turkish PM Erdogan 370.
(photo credit: REUTERS/Stringer )
As Turkey’s protest movement entered its second week, embattled Turkish prime
minister Recep Tayyip Erdogan faced a difficult choice.
Should he cancel
his three-day visit to North Africa or continue as planned? Erdogan chose the
latter, an act intended to show that the recent demonstrations engulfing his
country would have no affect on his resolve or schedule.
This was quite a
gamble. Not only has his leaving the country been viewed by protesters and
opposition leaders as irresponsible and even cowardly, but when he returns
Erdogan will face a transformed political climate.
activists openly calling for Erdogan to resign, have spread to nearly every
major city in the country from the epicenters of the movement in Istanbul, Izmir
and Ankara to the eastern cities of Antakya, Mardin and Van.
240,000-strong Confederation of Public Sector Trade Unions (KESK) declared its
solidarity with the protesters against “state terror.” No longer can Erdogan
dismiss the activists as mere “looters,” “marginal elements” or
The two-day union strike starting Wednesday threatens to shut
down schools, universities and public offices, deeply affecting the economy.
This economy, the pride of Erdogan’s decade in power, has already shown
Not only is the country’s stock market down by six
percent, but also bond prices have fallen as did the lira. Some analysts now
predict that Turkey’s annual GDP growth of 5% may reduce to 3.5% in the coming
Turkey’s tourist industry, the sixth biggest in the world and worth
over $20 billion, is also likely to be hit. As it enters its peak summer season
several countries including Britain and the United States have issued travel
warnings to avoid areas affected by the protests. In Istanbul, over 40% of hotel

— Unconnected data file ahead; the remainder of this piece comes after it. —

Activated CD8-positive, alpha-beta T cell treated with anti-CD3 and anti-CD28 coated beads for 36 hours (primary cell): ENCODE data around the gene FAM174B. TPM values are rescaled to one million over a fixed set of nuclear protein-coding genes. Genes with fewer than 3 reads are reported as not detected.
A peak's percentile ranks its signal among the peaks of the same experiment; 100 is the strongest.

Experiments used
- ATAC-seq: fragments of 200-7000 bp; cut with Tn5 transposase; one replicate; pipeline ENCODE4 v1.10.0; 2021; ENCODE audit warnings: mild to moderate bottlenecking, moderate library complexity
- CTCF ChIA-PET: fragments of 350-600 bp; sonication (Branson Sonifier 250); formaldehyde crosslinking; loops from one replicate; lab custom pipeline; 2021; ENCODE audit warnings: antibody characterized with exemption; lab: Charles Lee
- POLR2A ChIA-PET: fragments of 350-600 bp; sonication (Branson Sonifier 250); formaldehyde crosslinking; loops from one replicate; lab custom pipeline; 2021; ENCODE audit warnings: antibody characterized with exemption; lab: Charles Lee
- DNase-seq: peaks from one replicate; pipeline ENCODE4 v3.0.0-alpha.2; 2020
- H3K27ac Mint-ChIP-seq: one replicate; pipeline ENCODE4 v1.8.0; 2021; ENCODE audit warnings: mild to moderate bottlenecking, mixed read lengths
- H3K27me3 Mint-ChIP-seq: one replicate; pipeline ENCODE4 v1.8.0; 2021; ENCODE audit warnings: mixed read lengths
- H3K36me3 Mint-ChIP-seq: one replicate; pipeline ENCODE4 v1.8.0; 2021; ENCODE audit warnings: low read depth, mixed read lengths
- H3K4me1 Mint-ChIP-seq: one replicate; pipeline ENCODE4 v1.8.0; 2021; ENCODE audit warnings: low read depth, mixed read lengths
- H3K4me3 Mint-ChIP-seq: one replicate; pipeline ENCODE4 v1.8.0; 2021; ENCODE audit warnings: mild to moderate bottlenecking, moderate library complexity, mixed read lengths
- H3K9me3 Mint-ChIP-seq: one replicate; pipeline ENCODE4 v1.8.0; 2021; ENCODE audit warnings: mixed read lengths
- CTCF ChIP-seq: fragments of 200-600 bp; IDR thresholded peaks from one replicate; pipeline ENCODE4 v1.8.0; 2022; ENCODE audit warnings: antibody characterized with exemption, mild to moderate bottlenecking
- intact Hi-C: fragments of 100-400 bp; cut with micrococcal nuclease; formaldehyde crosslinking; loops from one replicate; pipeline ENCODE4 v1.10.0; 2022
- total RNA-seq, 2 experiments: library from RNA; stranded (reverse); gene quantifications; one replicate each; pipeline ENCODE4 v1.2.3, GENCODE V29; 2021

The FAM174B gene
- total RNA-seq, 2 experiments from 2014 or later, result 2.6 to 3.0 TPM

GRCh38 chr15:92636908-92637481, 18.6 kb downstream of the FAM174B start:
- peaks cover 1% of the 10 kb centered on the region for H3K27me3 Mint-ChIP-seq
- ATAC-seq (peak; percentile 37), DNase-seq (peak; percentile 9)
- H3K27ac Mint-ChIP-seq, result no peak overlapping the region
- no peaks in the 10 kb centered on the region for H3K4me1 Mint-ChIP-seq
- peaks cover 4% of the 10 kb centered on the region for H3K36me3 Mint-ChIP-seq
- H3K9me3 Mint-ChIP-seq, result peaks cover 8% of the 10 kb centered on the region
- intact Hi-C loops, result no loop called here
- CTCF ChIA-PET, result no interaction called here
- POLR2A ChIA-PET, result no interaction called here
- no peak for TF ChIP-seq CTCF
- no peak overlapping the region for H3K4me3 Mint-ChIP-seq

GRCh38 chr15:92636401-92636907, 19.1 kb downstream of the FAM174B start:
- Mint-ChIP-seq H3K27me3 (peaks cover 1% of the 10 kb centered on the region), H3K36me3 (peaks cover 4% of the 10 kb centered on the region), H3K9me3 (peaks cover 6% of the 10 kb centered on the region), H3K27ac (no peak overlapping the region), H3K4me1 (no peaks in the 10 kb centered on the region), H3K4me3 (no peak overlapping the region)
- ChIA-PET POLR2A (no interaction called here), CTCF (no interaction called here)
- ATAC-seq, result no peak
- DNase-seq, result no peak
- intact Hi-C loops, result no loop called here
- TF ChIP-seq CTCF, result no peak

reservations have been either postponed or canceled.
Often hailed as a
model Muslim democracy, Turkey’s international standing has already been
affected. US Secretary of State John Kerry voiced concern over the excessive use
of force by the Turkish police. Similar sentiments were expressed by the
European Union’s foreign policy chief Catherine Ashton. The UN’s human rights
office has called for an investigation into the heavy-handed police tactics and
potential abuse of human rights. Even Erdogan’s arch-nemesis, Syria’s Bashar
Assad, has joined the condemnation.
Erdogan’s hopes of changing Turkey’s
constitution to allow for greater powers for the president, an office he is keen
to take after his term as prime minister, is now but a distant
Worse for Erdogan still, cracks within his own Justice and
Development Party (AKP) are emerging.
Erdogan has insisted he will stick
to his decision to redesign Gezi Park. But Erdogan’s former culture and tourism
minister, Ertugrul Gunay, has spoken out against the project. “The few remaining
green areas in Istanbul’s district of Beyoglu shouldn’t be turned into a
shopping mall just so that somebody can make a profit,” declared
Almost immediately after Erdogan’s departure, Abdullah Gul, who
holds the largely ceremonial office of president, defended the right of citizens
Deputy Prime Minister Bulent Arinc made an apology for the
violent police response to the initial protests. “We are open to all reactions,
all demands within democratic culture and the legal framework,” Arinc publically
This is not the first time that the three leading founders of the
AKP have found themselves at odds. The AKP was never a united political body,
but rather a working consensus of various political factions united in order to
govern. Now under the stress of the protests, the balance of the troika is being
shaken. Some analysts have noted that both Gul, Arinc and other senior members
of the AKP are frustrated by Erdogan and his ambition to became president after
his term as prime minister finishes.
Erdogan told reporters before
leaving Turkey, “On my return from this visit, the problems will be solved.” But
protestors seem determined to stay put and their presence has an air of
In the Taksim area of Istanbul a library has been established
as has an orchestra.
Free food stands are everywhere. Even Yoga classes
are being run.
When Erdogan returns to Turkey he will find that his
troubles have not gone away, and he will have to navigate a completely different
political landscape.Emre Caliskan is a London-based freelance journalist
writing on Turkey and Middle East Affairs.
Simon A. Waldman is a lecturer
in Middle Eastern Studies at King’s College London.
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